Best Photography Project Idea Ever: Walkabout

If you’re looking for a simple, fun, and inspiring photo project, do what the Australian Aborigines did: walk the earth (with your camera).

In the past, they went on a roaming journey of up to six months. It wasn’t just about walking though, it was considered a spiritual rite of passage into manhood.

A photo walkabout is the best photo project ever because it offers the highest amount of enjoyment with the least amount of requirements. All you need is a camera and 5 minutes.

And if you’re feeling uninspired, I can almost guarantee you’ll get your mojo back after a short outing.

Here are a few of my walkabout tips, along with some photos from a recent walkabout around Georgetown in Penang, Malaysia.

Photo Walkabout Benefits

In her book, The Artists Way, Julia Cameron suggests going on what she calls Artist Dates – time you set aside to play with your inner artist child and fill your creative well.

Photo Walkabouts are like a rite of passage too. In a sense, you’re making a commitment to photography, to honor the artist in you, to live a life of creativity.

So let go of perfectionism. Say goodbye to procrastination. Grab your camera. And go create.

Photography Walkabout Tips

The concept is stupid simple. Get your camera, any camera, set a time, and then walk out your front door.

I prefer to use my phone’s camera. It takes the stress away from trying to be perfect. The simplicity of having one lens and one button keeps me out of my head into the flow.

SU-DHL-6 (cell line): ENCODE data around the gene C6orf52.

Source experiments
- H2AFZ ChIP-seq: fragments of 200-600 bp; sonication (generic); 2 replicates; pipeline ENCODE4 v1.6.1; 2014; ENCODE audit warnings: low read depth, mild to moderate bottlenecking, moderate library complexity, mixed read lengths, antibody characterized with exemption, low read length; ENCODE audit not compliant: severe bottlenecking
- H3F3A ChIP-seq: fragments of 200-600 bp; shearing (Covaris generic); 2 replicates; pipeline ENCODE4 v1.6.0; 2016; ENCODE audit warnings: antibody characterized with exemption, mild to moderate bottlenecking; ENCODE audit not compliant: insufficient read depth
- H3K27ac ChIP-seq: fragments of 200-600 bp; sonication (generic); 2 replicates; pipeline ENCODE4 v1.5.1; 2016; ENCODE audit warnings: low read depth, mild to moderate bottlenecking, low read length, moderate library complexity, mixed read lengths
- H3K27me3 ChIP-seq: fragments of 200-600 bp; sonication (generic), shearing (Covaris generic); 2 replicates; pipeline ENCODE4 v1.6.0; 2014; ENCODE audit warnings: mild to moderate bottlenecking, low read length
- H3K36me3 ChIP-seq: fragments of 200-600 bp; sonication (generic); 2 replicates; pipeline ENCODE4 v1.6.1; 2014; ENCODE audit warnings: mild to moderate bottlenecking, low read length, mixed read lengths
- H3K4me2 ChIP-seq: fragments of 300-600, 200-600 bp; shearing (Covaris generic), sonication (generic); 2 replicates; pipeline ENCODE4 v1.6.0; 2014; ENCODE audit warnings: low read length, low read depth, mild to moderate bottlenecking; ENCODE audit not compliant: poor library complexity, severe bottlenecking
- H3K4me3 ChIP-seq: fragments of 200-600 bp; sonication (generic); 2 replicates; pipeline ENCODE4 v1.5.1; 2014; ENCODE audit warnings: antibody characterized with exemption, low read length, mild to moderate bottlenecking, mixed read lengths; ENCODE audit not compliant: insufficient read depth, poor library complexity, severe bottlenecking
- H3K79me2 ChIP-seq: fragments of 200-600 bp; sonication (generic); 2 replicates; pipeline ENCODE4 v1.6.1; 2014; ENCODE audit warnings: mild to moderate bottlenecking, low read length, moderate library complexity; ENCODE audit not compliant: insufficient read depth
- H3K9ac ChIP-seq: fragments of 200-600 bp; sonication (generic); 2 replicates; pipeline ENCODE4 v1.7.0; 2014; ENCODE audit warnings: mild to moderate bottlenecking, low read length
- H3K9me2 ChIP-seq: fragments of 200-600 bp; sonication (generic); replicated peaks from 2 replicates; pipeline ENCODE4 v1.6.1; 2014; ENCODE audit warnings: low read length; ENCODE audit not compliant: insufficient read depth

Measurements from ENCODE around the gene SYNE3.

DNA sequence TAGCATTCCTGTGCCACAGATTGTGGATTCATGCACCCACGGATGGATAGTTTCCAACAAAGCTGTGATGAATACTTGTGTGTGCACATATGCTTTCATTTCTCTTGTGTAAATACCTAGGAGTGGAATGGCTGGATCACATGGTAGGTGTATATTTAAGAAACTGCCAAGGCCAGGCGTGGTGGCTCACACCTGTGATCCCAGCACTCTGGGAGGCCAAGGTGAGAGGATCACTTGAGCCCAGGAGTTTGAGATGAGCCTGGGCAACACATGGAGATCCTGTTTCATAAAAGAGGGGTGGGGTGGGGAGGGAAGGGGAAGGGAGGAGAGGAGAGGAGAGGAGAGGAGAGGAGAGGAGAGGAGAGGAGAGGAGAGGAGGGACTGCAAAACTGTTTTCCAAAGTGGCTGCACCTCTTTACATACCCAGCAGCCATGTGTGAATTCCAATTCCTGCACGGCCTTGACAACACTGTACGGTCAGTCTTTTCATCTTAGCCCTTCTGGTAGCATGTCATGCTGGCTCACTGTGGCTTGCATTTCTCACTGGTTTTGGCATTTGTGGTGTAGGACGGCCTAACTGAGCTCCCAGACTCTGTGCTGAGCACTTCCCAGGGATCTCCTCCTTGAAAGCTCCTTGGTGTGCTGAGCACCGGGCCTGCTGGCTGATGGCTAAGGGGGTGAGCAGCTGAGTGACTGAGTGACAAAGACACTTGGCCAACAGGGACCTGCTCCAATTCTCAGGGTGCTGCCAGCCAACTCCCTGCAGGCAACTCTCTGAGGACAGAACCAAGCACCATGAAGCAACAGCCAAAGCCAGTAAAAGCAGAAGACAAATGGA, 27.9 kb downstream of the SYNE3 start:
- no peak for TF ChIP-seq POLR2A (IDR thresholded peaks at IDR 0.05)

As for how long, it doesn’t matter. 5 minutes is OK. 5 hours is OK. The most important thing is that you don’t set too long of a time that it feels like a burden. Some of my best walks have been just 10-20 minutes. It’s enough get me in a walking-meditation-like-state.

It really doesn’t matter where you go. Again, the important thing is to keep it simple. If you have to drive 3 hours or fly to Africa for your Walkabout, chances are you’ll blow it off.

Going to exotic locations can be exciting, but there are also benefits in staying close to home. Is there a street near your home you’ve never been down, a part of your city you’ve always wanted to explore, or a trail in the woods you’d like to revisit? You don’t have to see a new place to be inspired, you just have to feel where you are and click.

Having Fun is #1

Should your walkabout have a theme? That’s up to you. Sometimes I enjoy the total freedom to shoot whatever I want.

Other times I pick something to focus on like architecture, portraits of strangers, documenting my walk as if it were a story, colors, patterns, small things, big thing, or nature. The list is endless. As I walk, a theme often pops into my head and then I just roll with it.

Whatever you do, don’t listen to your “shoulds”, follow your “wants”. If a voice in your head says, “That’s interesting.” Shoot it.

Don’t worry if the exposure is correct, focus is off, or composition is dull. Let go of perfectionism. Put your inner-critic on mute.

Now crank up your ‘Play’ dial. Grab your camera. And roam where your artist child takes you.

Do you take photowalks? Why or why not? How do you structure them? I’d love to hear about it in the comments below.

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Author: Pete DeMarco

Pete DeMarco is an award-winning travel photographer. His passion for helping people transform their photography shows through in the expert advice he shares. His work has been featured in National Geographic Traveler, CNN, and as a staff writer for Digital Photography School.